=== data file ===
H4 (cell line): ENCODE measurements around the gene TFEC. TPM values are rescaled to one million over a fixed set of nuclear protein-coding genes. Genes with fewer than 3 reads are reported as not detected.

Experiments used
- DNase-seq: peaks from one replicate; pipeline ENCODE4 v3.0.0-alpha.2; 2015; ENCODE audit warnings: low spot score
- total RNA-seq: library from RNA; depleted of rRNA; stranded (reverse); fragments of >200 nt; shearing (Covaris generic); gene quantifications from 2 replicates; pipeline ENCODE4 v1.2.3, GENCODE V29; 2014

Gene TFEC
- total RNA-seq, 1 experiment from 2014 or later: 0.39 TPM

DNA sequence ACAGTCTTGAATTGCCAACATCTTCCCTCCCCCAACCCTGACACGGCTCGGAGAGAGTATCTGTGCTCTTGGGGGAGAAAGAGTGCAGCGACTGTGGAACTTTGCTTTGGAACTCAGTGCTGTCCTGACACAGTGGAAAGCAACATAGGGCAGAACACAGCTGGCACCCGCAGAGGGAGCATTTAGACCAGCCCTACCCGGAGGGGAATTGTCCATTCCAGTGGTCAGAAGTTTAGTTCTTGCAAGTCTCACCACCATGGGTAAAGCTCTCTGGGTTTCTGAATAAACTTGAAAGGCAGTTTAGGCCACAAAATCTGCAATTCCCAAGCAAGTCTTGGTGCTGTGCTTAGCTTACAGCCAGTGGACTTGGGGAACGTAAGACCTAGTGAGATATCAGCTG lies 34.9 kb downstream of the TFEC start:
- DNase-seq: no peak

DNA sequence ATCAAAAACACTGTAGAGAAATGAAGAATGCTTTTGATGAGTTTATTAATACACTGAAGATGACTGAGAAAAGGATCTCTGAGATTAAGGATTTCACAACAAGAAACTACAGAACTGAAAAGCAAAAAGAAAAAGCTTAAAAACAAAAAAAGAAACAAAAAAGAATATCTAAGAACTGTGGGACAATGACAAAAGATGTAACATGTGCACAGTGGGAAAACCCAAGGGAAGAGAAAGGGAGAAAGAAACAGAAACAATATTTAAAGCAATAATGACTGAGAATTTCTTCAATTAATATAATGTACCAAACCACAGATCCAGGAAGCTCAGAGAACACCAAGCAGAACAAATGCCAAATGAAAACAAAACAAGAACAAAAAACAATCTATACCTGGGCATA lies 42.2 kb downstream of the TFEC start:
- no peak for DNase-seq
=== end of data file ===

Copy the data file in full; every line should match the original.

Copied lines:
H4 (cell line): ENCODE measurements around the gene TFEC. TPM values are rescaled to one million over a fixed set of nuclear protein-coding genes. Genes with fewer than 3 reads are reported as not detected.

Experiments used
- DNase-seq: peaks from one replicate; pipeline ENCODE4 v3.0.0-alpha.2; 2015; ENCODE audit warnings: low spot score
- total RNA-seq: library from RNA; depleted of rRNA; stranded (reverse); fragments of >200 nt; shearing (Covaris generic); gene quantifications from 2 replicates; pipeline ENCODE4 v1.2.3, GENCODE V29; 2014

Gene TFEC
- total RNA-seq, 1 experiment from 2014 or later: 0.39 TPM

DNA sequence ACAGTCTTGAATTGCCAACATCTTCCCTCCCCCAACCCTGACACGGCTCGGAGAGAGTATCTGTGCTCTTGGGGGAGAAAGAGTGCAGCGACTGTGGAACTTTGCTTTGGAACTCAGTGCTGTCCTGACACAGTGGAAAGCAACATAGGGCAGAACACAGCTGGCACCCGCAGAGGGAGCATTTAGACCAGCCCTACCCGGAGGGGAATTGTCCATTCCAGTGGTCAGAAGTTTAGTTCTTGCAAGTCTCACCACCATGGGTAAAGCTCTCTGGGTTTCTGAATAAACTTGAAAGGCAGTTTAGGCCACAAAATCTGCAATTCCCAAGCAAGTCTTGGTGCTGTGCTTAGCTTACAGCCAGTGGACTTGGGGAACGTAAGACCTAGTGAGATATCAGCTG lies 34.9 kb downstream of the TFEC start:
- DNase-seq: no peak

DNA sequence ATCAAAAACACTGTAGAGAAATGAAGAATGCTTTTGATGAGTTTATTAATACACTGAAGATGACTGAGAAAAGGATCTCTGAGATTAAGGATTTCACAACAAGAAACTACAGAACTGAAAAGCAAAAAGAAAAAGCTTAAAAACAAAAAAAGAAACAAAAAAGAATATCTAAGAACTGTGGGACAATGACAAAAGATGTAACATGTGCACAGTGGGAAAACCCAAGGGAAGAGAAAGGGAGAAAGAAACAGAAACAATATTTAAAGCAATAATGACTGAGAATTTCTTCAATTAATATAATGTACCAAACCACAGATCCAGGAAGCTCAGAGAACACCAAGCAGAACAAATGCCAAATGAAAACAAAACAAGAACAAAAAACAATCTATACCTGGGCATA lies 42.2 kb downstream of the TFEC start:
- no peak for DNase-seq